A day after Sammy Watkins expressed hope that Buffalo's new head coach would be a disciplinarian because he believes the team needs hard coaching, another leader on offense took a slightly different take on what's keeping the team from excelling.
LeSean McCoy put the responsibility of being a disciplined team squarely on the players.
"He's right I think discipline has been an issue," said McCoy of Watkins opinion. "I just think that players have to take accountability for their own actions. It's one thing to talk about discipline and guys who are not balling. But if they're not doing it you can't really take their credibility (seriously). As professionals and as players we have to step up and be accountable. That is the biggest issue."
McCoy, who is closing in on the second-best rushing season of his eight-year career, believes there was far too much inconsistency from one week to the next. As he sees it, that was a self-discipline issue on the part of the players, not the coaching. And McCoy got specific.
"We're paid a lot of money to come here and play a sport that we've been playing since we've been children," he said. "The small things. Being on time. Being dialed in as far as assignments. There are so many times where it happens on the field where there's a blown assignment and there's maybe a sack or a touchdown. And everybody is looking at each other. No. Dial in and know your job so we don't have that. Every once in a while you might have a blown mistake on the field. It happens, but not all the time.
"There are times when we have successful plays. If it's a long run or if it's a stop on 3rd-and-15 and there's a flag. All those different things. So just looking at the season there are so many different things that happened. Sometimes it's play and other times it's discipline. It starts with coming in here and being on time for meetings."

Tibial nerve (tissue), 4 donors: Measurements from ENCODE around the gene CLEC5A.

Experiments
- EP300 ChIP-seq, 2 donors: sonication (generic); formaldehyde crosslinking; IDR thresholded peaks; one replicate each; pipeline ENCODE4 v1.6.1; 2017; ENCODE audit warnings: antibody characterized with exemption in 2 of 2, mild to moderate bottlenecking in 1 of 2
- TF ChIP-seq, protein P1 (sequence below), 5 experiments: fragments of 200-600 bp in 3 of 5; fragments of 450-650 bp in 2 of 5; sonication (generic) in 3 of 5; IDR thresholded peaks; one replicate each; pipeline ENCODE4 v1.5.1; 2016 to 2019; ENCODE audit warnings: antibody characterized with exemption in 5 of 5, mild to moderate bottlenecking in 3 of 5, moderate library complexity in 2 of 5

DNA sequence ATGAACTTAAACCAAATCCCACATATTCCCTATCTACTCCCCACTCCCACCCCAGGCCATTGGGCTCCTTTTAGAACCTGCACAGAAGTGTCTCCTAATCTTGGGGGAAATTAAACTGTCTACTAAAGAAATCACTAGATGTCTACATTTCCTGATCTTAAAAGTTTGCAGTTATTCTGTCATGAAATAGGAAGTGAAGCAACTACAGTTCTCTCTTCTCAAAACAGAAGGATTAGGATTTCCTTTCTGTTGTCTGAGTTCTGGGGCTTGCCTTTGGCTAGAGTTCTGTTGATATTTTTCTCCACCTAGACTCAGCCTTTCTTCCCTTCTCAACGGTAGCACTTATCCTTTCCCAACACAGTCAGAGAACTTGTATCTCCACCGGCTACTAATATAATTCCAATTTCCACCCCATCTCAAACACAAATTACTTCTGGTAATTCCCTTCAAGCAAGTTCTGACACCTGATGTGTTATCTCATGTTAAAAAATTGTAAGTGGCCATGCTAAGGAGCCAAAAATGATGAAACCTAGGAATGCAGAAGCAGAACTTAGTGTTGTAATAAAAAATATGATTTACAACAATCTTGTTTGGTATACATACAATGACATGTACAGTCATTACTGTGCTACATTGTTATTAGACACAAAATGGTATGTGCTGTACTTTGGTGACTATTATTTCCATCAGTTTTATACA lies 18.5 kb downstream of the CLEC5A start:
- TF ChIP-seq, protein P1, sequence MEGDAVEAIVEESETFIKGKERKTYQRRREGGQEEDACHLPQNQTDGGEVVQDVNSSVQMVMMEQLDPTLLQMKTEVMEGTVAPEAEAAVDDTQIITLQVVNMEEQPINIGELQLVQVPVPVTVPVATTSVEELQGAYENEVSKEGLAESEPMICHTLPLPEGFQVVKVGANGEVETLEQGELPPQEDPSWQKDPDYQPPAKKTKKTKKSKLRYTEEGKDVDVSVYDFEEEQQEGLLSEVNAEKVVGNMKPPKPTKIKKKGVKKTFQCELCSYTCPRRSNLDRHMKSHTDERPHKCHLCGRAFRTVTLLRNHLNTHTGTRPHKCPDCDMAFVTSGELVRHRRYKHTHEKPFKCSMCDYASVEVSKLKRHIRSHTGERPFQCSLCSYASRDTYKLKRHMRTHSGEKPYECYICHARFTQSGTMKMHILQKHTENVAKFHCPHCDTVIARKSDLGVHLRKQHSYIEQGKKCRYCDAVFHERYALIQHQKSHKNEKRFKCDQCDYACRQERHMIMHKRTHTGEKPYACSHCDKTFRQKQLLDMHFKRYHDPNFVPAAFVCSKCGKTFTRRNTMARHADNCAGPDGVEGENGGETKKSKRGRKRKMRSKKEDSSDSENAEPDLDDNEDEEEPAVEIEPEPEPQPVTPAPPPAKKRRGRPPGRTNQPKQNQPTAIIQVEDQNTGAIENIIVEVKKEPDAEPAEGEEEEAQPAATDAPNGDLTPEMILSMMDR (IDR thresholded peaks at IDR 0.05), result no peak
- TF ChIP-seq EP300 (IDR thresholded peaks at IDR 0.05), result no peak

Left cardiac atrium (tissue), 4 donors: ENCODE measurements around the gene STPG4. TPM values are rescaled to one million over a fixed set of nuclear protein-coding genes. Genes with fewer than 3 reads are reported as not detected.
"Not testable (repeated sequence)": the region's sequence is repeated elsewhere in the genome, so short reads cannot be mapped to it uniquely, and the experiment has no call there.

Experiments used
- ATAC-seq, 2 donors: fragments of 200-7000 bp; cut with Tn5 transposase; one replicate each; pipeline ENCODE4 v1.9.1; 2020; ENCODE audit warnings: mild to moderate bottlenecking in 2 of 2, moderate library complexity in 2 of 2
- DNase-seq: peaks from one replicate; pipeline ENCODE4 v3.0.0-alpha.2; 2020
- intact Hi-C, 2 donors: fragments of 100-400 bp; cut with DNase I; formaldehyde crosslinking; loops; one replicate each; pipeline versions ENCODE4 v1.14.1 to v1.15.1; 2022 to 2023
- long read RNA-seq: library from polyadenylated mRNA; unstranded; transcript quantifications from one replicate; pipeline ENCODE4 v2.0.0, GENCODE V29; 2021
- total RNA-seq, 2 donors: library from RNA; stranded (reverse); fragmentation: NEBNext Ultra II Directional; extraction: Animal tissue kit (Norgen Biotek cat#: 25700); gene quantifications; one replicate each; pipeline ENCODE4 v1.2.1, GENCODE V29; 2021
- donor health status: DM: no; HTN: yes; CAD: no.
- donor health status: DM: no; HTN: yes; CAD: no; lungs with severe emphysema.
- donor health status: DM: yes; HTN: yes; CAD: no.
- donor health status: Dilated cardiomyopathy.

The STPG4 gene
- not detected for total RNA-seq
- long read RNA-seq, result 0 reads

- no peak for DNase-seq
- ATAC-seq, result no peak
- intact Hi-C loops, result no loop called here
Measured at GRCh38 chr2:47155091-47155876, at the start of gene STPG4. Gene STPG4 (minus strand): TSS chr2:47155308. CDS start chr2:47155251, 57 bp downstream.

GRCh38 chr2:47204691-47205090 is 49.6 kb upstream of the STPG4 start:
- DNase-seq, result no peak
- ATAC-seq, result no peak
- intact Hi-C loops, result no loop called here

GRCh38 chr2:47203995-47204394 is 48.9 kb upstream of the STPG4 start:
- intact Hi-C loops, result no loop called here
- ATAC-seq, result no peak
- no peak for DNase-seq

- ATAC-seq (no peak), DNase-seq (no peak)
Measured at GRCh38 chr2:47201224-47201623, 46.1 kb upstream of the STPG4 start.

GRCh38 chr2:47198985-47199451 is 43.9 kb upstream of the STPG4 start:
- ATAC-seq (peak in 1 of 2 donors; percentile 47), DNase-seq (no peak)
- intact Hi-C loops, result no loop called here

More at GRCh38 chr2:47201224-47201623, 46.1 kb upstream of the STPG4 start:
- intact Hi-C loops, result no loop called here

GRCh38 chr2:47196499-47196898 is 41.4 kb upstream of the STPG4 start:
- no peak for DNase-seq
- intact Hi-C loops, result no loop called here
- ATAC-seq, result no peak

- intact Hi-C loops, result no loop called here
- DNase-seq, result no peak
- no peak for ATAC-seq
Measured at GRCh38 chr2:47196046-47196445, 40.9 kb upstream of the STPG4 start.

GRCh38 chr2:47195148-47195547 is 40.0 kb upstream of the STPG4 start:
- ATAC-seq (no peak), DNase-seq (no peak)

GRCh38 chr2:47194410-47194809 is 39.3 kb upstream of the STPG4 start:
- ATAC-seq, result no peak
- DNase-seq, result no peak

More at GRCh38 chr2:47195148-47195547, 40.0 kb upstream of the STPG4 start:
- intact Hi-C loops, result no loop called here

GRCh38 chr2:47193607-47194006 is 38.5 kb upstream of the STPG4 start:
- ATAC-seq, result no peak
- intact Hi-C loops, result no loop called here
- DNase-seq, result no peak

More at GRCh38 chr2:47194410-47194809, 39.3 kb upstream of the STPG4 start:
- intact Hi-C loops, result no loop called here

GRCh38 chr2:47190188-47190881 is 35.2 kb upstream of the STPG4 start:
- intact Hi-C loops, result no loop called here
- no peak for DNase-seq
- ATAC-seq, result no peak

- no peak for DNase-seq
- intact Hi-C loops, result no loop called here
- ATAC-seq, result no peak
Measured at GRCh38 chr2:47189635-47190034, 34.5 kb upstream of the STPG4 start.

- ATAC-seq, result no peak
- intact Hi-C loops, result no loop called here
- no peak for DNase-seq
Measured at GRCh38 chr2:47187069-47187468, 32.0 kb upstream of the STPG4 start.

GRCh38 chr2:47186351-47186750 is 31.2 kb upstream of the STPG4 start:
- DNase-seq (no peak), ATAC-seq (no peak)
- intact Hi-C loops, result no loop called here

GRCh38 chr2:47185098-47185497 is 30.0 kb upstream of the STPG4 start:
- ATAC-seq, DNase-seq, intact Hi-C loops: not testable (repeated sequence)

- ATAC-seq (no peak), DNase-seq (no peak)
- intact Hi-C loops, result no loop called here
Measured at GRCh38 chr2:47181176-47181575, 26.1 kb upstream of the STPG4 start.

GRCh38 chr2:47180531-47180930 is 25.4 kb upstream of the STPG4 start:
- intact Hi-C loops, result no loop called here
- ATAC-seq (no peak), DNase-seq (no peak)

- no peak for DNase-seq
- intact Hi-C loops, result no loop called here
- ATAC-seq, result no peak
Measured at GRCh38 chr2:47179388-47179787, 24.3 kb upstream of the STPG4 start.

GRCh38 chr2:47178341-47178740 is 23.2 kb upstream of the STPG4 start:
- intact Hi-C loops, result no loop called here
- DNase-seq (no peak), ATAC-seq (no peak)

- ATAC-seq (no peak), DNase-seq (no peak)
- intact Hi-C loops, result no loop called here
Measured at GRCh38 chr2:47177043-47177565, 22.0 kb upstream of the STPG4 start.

McCoy hinted that players were fined for such infractions, but he didn't feel it made an impact in being a deterrent.
"You fine players and it's not the same because everybody has money in here so it's not a big thing," he said.
McCoy isn't absolving a head coach from enacting discipline with his team in some form, but when you're a professional athlete the running back feels you should be self-disciplined too. He believes both the coach and the players have to work together to develop a responsible and dedicated atmosphere for winning.
"It's about the players aligning and being professionals and trusting the coach and following him," McCoy said. "So it's about meeting in the middle. From being respectful and listening to the coach to buying in. Once you have a leader that you respect he's easy to follow. That has never been a problem for me for sure no matter who the coach is, but everybody is different."
So what is McCoy hoping for in Buffalo's new head coach?
"You just need a professional," he said. "It's my eighth year. All I ask is the coach be respectful and I'm going to give him the same respect. I don't know if we need a strict coach. I don't know if we need a college coach. We just need somebody where you're going to respect the coach and whatever he wants you get done. We're all men here. We have one goal. But I don't know if having a strict coach is the answer. It's all about being a professional."